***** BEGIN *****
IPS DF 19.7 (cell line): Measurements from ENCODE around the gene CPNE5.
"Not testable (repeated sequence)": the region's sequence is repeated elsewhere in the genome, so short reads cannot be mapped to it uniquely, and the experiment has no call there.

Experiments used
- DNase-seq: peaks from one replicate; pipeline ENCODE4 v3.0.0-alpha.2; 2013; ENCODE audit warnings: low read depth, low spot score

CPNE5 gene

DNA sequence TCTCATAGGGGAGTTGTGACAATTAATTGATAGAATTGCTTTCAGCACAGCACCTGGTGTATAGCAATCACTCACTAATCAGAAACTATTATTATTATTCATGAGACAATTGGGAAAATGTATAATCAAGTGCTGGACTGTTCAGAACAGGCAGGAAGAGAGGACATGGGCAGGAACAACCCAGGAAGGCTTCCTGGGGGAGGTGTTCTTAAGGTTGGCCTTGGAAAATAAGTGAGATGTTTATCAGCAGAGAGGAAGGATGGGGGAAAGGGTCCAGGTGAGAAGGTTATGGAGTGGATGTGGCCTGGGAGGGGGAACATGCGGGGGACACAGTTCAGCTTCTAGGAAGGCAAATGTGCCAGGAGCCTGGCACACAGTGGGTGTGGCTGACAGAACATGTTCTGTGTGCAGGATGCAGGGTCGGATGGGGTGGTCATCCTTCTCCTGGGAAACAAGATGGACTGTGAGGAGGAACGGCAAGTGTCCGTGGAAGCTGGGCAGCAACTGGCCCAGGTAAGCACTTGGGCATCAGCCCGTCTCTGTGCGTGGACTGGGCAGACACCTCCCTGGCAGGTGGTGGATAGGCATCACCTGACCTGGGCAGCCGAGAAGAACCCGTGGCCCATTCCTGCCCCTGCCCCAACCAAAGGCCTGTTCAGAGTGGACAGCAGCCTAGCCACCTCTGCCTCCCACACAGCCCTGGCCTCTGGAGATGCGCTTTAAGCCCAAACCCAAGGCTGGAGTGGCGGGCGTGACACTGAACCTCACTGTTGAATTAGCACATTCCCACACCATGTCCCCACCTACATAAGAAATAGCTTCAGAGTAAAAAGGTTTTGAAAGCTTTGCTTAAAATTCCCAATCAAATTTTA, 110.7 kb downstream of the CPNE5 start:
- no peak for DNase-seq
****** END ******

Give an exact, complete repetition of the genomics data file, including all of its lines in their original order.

IPS DF 19.7 (cell line): Measurements from ENCODE around the gene CPNE5.
"Not testable (repeated sequence)": the region's sequence is repeated elsewhere in the genome, so short reads cannot be mapped to it uniquely, and the experiment has no call there.

Experiments used
- DNase-seq: peaks from one replicate; pipeline ENCODE4 v3.0.0-alpha.2; 2013; ENCODE audit warnings: low read depth, low spot score

CPNE5 gene

DNA sequence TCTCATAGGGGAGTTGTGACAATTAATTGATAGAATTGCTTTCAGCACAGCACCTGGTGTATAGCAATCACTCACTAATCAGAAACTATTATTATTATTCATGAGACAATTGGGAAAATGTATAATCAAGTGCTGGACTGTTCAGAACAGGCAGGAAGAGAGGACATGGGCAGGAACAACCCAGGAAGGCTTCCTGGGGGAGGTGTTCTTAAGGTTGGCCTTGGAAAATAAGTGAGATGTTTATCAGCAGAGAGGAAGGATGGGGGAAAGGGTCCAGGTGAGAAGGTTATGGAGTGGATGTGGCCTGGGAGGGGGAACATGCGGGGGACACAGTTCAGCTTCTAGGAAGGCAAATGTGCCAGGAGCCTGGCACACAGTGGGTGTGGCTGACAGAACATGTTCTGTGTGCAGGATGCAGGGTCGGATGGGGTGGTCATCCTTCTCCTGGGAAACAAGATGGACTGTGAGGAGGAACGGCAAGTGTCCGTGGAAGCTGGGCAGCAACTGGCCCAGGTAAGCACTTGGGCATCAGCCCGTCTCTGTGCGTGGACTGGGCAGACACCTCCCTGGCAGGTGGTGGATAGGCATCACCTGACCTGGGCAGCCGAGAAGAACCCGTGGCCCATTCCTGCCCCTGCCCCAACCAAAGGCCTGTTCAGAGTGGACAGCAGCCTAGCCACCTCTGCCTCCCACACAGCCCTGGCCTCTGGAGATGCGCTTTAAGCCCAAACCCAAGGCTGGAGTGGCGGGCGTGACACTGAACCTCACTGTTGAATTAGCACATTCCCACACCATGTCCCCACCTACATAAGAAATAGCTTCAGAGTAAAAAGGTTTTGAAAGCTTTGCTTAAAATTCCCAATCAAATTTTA, 110.7 kb downstream of the CPNE5 start:
- no peak for DNase-seq